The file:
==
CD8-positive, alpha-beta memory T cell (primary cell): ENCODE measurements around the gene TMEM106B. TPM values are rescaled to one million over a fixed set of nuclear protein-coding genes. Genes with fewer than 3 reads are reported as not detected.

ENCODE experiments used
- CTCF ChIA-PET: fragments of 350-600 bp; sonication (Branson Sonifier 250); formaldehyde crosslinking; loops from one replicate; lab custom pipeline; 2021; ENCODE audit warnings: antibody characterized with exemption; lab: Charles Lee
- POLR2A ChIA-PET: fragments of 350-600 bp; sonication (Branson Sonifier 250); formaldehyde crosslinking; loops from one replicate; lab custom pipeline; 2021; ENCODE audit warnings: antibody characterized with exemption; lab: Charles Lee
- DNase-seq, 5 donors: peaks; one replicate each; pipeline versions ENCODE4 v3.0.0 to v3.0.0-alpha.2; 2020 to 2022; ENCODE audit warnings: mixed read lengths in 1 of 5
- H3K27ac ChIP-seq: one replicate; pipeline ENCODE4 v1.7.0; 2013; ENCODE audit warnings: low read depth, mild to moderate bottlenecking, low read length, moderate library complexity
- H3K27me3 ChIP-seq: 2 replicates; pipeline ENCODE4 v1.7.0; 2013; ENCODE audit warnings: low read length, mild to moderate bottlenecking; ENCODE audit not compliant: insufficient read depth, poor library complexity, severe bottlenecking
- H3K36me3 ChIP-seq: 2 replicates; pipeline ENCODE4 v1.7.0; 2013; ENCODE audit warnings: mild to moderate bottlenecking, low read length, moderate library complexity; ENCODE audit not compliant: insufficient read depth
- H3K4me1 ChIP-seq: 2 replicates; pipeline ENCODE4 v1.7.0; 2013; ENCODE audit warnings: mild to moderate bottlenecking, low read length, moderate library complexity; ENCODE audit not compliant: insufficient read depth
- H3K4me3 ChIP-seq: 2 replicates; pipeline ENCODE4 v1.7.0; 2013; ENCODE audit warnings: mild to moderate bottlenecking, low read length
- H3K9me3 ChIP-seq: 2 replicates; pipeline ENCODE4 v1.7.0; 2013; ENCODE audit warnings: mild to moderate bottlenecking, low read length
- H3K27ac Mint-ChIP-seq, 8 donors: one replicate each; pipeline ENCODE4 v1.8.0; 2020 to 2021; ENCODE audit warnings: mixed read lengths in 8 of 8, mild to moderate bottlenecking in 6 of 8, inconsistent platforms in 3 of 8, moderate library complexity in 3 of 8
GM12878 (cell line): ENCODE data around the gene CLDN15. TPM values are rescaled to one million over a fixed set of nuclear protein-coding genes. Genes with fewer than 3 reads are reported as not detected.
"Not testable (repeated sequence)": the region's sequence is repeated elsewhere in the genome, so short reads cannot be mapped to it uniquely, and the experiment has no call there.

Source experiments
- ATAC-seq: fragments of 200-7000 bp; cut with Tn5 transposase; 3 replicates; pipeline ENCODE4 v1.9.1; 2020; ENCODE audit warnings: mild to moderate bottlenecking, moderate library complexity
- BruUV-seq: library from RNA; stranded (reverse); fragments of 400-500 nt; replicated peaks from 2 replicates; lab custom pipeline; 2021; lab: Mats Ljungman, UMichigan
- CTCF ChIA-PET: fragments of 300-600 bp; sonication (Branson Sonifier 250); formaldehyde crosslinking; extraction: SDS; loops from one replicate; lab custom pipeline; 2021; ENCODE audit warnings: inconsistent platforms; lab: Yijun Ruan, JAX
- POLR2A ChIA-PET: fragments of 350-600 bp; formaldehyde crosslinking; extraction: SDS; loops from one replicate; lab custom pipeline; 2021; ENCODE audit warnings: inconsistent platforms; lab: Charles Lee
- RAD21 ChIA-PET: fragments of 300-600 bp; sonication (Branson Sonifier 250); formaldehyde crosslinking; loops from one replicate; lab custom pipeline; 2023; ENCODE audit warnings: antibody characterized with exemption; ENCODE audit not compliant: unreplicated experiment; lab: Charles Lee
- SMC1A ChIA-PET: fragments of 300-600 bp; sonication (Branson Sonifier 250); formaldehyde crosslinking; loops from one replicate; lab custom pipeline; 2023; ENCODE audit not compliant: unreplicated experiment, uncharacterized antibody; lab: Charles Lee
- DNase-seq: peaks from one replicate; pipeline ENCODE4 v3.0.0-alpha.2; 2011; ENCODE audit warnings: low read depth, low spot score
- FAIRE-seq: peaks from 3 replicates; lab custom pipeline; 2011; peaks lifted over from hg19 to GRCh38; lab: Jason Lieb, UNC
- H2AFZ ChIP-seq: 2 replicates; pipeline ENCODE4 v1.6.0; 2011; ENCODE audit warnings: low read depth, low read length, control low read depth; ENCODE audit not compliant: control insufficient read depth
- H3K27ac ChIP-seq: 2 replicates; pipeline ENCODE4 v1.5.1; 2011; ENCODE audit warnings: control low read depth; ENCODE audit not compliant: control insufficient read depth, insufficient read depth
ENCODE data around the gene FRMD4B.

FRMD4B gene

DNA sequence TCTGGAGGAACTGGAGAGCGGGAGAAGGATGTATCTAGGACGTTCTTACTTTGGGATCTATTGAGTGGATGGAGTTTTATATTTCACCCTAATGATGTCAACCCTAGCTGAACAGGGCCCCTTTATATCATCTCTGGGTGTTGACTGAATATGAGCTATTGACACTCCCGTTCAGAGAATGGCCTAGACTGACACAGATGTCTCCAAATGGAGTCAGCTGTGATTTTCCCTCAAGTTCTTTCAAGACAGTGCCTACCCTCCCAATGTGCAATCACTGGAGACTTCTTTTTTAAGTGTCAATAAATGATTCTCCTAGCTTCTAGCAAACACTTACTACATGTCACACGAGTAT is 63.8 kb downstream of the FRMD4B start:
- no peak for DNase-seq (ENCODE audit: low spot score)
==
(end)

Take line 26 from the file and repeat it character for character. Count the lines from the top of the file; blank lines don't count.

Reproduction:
ENCODE data around the gene FRMD4B.